Here's yet another reason to ensure your toddler or preschooler gets a good amount of sleep: A new study shows that inadequate nighttime sleep can increase a young child's risk of becoming overweight or obese later in childhood. In a NPR story on the study this morning, Stanford sleep expert Emmanuel Mignot, MD, PhD, weighed in on the issue:
Mignot says that studies done in his sleep lab found that if you sleep less, certain hormones like leptin and ghrelin change in a way that stimulates appetite. Leptin, which is a starvation signal, decreases and gives you the feeling that you should eat more. At the same time, levels of ghrelin, which stimulate the appetite, increase.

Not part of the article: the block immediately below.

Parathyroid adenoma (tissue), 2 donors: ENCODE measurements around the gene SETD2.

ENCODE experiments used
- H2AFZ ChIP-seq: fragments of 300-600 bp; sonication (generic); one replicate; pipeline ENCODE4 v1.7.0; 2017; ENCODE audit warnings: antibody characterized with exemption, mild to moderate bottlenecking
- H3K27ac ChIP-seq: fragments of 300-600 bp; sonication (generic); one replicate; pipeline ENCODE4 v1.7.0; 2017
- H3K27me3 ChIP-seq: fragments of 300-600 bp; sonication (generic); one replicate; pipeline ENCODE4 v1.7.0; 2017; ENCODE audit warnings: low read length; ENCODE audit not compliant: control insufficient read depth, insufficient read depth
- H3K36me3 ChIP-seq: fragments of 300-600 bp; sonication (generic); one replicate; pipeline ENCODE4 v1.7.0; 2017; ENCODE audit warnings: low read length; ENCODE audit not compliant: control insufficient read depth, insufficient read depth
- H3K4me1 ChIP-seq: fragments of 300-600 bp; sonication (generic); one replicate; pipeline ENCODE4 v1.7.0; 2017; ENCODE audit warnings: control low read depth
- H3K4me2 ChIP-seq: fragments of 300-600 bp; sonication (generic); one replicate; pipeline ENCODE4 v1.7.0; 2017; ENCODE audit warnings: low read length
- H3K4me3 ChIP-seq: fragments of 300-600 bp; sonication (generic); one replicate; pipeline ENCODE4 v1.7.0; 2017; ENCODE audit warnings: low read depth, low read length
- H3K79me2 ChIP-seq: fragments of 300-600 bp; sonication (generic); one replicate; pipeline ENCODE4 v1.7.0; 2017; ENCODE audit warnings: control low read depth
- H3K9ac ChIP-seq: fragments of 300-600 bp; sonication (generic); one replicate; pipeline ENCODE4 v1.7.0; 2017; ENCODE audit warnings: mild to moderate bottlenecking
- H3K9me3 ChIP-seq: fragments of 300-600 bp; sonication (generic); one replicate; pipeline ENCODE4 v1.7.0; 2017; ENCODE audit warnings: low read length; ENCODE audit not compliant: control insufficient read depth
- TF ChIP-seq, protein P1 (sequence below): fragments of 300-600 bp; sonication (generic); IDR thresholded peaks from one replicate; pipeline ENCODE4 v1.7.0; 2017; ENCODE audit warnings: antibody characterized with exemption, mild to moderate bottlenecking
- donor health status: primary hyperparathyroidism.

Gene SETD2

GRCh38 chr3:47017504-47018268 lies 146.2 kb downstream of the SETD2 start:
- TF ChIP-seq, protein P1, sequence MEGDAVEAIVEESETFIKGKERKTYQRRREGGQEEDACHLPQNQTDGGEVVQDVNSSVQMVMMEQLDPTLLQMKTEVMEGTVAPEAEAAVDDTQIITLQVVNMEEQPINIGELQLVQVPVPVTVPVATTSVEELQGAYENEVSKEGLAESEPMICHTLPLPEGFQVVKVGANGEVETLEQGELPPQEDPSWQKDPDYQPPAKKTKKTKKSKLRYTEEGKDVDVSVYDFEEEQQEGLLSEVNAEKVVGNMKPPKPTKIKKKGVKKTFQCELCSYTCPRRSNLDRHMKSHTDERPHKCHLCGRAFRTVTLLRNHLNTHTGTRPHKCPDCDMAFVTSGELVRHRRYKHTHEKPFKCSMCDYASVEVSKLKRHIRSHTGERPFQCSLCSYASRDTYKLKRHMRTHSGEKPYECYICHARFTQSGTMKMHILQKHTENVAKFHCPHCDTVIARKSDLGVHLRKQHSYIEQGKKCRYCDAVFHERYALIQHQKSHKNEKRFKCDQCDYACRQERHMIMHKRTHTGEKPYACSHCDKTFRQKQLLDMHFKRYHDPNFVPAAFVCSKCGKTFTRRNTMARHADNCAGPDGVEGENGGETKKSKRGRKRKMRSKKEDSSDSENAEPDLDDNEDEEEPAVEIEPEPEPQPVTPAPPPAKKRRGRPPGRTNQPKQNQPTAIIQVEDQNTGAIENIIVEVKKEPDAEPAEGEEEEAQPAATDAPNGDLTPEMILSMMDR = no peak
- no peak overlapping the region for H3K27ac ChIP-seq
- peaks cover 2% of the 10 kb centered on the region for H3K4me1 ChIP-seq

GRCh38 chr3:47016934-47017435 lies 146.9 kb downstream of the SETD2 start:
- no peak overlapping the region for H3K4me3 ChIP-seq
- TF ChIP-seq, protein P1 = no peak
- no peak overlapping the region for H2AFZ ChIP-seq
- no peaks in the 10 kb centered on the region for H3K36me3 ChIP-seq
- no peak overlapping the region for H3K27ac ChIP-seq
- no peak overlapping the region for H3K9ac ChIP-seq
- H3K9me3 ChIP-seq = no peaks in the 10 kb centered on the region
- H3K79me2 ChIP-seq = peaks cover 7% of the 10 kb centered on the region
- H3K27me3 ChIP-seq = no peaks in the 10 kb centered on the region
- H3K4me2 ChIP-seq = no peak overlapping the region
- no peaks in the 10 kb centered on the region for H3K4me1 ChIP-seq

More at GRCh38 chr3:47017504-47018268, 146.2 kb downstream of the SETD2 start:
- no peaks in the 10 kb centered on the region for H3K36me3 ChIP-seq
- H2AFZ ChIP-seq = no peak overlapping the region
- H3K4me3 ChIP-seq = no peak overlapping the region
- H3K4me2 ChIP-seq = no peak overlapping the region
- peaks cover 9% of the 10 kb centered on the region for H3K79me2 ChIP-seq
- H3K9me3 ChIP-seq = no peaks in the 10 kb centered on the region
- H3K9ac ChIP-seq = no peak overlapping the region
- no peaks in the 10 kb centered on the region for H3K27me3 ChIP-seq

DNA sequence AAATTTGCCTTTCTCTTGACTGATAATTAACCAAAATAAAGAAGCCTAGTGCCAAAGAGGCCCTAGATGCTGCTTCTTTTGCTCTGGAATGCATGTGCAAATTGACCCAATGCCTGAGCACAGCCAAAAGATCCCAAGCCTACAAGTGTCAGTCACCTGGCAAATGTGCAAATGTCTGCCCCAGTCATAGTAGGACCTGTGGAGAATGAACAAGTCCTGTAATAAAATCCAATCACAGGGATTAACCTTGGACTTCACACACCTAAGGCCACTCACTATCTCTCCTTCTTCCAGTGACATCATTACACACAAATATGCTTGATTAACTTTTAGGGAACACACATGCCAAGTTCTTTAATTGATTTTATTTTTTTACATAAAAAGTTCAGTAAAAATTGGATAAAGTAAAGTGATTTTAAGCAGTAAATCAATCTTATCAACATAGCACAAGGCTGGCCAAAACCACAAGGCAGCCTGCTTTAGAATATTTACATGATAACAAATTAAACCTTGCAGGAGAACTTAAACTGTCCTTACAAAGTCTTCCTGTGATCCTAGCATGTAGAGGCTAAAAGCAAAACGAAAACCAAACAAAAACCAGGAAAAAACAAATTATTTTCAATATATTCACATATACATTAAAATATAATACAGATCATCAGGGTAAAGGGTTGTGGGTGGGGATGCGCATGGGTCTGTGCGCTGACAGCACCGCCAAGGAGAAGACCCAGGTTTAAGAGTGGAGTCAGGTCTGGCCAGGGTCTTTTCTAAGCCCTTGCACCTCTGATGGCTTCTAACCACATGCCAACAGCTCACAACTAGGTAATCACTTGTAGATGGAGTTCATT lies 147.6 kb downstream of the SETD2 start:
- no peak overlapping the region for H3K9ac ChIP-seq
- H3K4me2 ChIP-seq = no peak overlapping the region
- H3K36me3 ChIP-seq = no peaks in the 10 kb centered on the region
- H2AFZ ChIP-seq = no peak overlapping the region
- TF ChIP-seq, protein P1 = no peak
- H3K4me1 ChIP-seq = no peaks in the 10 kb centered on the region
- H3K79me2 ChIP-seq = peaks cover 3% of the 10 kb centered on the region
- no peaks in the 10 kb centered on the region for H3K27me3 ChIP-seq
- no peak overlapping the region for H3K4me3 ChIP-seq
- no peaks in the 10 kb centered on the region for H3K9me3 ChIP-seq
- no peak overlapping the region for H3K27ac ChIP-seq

It's an unfortunate combination adding up to an increased risk of weight gain. Mignot's studies were done in adults, but he says a similar hormonal shift likely takes place in children as well. This hormonal shift also increases cravings for unhealthy foods like those high in salt, sugar and fat.
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